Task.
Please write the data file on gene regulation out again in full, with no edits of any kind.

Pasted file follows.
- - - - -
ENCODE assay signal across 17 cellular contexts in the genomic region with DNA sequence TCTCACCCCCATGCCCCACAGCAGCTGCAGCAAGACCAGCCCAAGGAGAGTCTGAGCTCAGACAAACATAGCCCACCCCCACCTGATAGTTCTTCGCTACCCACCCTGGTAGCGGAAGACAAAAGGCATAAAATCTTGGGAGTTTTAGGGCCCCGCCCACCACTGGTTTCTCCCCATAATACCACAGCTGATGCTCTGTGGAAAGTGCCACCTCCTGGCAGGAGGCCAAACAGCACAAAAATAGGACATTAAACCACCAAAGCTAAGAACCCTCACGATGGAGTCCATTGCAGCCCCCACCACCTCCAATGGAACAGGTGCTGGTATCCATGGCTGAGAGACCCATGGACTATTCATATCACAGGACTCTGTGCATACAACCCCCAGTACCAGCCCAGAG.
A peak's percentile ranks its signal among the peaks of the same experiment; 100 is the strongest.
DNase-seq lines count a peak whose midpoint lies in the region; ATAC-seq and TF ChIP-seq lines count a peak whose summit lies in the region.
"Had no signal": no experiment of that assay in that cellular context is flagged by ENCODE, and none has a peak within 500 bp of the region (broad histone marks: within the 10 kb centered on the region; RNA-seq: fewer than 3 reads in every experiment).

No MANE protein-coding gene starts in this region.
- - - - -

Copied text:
ENCODE assay signal across 17 cellular contexts in the genomic region with DNA sequence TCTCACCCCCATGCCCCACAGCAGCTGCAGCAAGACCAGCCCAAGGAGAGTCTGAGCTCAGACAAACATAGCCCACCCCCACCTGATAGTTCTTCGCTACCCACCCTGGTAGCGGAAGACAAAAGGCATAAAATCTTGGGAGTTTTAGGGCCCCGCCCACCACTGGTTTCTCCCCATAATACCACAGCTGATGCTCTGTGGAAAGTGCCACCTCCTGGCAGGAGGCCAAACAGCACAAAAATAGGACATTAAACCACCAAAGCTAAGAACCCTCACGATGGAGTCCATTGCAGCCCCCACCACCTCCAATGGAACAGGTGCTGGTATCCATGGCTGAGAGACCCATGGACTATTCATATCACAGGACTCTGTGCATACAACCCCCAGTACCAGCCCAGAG.
A peak's percentile ranks its signal among the peaks of the same experiment; 100 is the strongest.
DNase-seq lines count a peak whose midpoint lies in the region; ATAC-seq and TF ChIP-seq lines count a peak whose summit lies in the region.
"Had no signal": no experiment of that assay in that cellular context is flagged by ENCODE, and none has a peak within 500 bp of the region (broad histone marks: within the 10 kb centered on the region; RNA-seq: fewer than 3 reads in every experiment).

No MANE protein-coding gene starts in this region.